By Darryl Seguin on June 10, 2020.
Jimmy wakes up and, before he even gets out of bed, he reaches for his phone to catch up on all his social media. He eats breakfast while messaging his friends. His parent reminds him that it is time for schoolwork.
Still in his PJs, Jimmy sneaks in a few of his favourite video games before he is reminded once again that his school day should have started by now. Jimmy groans, rolls his eyes and grudgingly sets down his phone, pulls out his tablet and together Jimmy and his parent begin looking at the day’s assignments. As the day wears into suppertime, Jimmy is continually distracted by the constant flow of messages from his friends pinging away on his phone, and the video games he plays any chance he gets.
He hates that his “school day” seems like it goes on forever and is not impressed with the amount of time his assignments take. He spends most evenings and weekends in his room watching TV and movies, playing online video games, hanging out in chat rooms with strangers, and catching up on all his social media platforms.
Janie jumps out of bed and quickly shuts off her 6 a.m. alarm clock. She makes her bed, has a quick shower and gets ready for the day. She happily enters the kitchen and helps her parent as together they make, and eat, a healthy breakfast before Janie settles into her designated workspace to joyfully begin her at-home learning.
Janie will spend the morning working on her laptop, focusing on her assignments. She will take a lunch break to eat and catch up with her friends on the phone. After her lunch, Janie will take a short time to finish any schoolwork she might not have completed.
This has been her consistent routine since in-person classes were cancelled back in March. Her afternoons and evenings are often spent in a variety of ways: watching TV, listening to music, working on goals, exercising, playing outside, crafting, or cheerily doing her chores all while connecting with friends and extended family on her social media, messaging apps and video apps. On Sundays, she and her family attend church online and watch family movies together.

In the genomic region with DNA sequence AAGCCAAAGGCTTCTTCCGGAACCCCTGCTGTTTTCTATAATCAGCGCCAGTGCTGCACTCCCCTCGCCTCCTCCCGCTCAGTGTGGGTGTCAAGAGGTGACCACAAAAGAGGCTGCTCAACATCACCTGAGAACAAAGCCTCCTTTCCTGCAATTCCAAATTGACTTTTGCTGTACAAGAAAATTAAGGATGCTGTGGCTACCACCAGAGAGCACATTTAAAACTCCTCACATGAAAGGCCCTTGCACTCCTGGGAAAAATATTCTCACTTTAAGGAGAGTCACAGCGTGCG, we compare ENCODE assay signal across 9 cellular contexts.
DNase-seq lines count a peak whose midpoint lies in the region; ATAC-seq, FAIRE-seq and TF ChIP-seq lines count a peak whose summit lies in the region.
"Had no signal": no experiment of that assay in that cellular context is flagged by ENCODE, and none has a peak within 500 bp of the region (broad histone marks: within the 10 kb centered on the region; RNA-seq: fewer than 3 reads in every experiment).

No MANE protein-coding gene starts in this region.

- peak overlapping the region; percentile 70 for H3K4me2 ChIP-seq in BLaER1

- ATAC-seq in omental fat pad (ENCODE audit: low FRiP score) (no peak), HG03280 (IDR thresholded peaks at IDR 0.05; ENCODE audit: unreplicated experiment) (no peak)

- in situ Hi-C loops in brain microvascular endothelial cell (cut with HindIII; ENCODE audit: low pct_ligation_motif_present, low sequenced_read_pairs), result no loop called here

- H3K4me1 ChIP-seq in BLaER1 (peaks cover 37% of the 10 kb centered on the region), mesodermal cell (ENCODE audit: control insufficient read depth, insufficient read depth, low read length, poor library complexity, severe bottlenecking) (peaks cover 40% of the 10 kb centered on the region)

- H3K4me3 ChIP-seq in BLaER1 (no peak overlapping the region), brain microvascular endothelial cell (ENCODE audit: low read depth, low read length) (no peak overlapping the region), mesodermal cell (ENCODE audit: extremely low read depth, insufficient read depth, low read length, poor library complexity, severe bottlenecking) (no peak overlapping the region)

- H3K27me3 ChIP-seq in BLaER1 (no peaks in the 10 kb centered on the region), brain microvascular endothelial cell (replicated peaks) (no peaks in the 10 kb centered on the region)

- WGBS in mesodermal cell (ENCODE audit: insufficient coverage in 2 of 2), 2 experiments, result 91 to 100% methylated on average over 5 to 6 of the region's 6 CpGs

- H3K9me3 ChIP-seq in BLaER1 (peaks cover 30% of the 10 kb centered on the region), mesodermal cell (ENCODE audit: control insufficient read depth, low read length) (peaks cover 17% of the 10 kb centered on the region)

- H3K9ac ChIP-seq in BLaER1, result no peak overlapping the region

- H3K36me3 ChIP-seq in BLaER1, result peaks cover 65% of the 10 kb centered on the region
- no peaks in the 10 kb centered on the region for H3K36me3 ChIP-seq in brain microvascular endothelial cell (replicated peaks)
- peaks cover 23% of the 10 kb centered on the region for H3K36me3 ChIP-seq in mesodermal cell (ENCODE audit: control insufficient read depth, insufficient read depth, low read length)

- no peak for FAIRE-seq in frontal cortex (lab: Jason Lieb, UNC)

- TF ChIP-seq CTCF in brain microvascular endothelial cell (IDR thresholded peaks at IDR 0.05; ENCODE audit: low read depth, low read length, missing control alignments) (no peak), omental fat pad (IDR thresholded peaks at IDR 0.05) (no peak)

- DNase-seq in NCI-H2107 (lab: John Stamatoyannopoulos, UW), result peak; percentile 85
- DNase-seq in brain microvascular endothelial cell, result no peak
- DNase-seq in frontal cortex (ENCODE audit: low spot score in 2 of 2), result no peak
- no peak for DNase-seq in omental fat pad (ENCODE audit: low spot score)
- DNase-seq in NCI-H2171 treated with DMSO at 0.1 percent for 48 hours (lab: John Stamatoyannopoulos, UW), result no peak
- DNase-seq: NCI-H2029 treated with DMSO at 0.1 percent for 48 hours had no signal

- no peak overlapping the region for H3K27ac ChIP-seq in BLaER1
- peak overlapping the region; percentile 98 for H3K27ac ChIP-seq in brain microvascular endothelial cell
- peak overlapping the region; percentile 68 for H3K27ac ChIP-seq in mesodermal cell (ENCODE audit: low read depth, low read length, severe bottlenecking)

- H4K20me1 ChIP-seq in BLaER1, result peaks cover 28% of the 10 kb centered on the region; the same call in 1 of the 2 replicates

While these extreme scenarios lend themselves more toward fiction than fact, they highlight a new reality that is causing concern for parents of at-home learners during this COVID pandemic: the significant increase in screen time. Too much screen time can lead to depression, sleep problems, poor eating habits, sedentary lifestyles and exposure to dangerous content and online predators.
With the main focus of at-home learning being literacy and numeracy, students may be forgetting the importance of what they learned during in-class digital citizenship lessons, which emphasized the importance of acting responsibly and respectfully online, the avoidance of sharing personal information, and the effect students’ digital footprints may have on their futures.
It is therefore more important than ever that parents take an active role in monitoring their children’s online activities and screen time and having conversations with their children about online safety and the importance of balance and setting personal time limits on digital devices.
As the school year ends, I hope we choose to put down our devices a little more, limit our screen time, spend quality time with our families, enjoy the outdoors, read stories, play board games and build lasting memories of family, love and joy. Wishing you all a safe and happy summer!
Darryl Seguin is superintendent of the Livingstone Range School Division.